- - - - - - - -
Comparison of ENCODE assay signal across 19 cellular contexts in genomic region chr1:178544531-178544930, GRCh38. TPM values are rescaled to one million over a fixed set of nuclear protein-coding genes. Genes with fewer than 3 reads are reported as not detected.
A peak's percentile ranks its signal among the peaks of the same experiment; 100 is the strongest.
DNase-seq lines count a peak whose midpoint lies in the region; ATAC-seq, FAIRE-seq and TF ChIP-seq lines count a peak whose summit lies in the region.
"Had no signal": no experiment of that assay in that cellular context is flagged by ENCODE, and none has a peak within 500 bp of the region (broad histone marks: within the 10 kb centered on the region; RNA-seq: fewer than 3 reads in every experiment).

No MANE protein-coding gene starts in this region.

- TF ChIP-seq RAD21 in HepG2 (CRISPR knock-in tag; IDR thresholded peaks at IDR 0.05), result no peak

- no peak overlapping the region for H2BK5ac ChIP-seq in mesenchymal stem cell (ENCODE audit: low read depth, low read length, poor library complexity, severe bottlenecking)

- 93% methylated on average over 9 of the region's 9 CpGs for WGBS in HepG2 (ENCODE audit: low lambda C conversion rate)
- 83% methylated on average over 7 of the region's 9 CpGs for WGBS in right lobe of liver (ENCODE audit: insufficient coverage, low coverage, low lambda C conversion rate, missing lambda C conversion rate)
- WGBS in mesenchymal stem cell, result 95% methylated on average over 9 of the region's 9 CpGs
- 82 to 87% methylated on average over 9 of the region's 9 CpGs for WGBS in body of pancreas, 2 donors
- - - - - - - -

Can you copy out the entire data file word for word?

Comparison of ENCODE assay signal across 19 cellular contexts in genomic region chr1:178544531-178544930, GRCh38. TPM values are rescaled to one million over a fixed set of nuclear protein-coding genes. Genes with fewer than 3 reads are reported as not detected.
A peak's percentile ranks its signal among the peaks of the same experiment; 100 is the strongest.
DNase-seq lines count a peak whose midpoint lies in the region; ATAC-seq, FAIRE-seq and TF ChIP-seq lines count a peak whose summit lies in the region.
"Had no signal": no experiment of that assay in that cellular context is flagged by ENCODE, and none has a peak within 500 bp of the region (broad histone marks: within the 10 kb centered on the region; RNA-seq: fewer than 3 reads in every experiment).

No MANE protein-coding gene starts in this region.

- TF ChIP-seq RAD21 in HepG2 (CRISPR knock-in tag; IDR thresholded peaks at IDR 0.05), result no peak

- no peak overlapping the region for H2BK5ac ChIP-seq in mesenchymal stem cell (ENCODE audit: low read depth, low read length, poor library complexity, severe bottlenecking)

- 93% methylated on average over 9 of the region's 9 CpGs for WGBS in HepG2 (ENCODE audit: low lambda C conversion rate)
- 83% methylated on average over 7 of the region's 9 CpGs for WGBS in right lobe of liver (ENCODE audit: insufficient coverage, low coverage, low lambda C conversion rate, missing lambda C conversion rate)
- WGBS in mesenchymal stem cell, result 95% methylated on average over 9 of the region's 9 CpGs
- 82 to 87% methylated on average over 9 of the region's 9 CpGs for WGBS in body of pancreas, 2 donors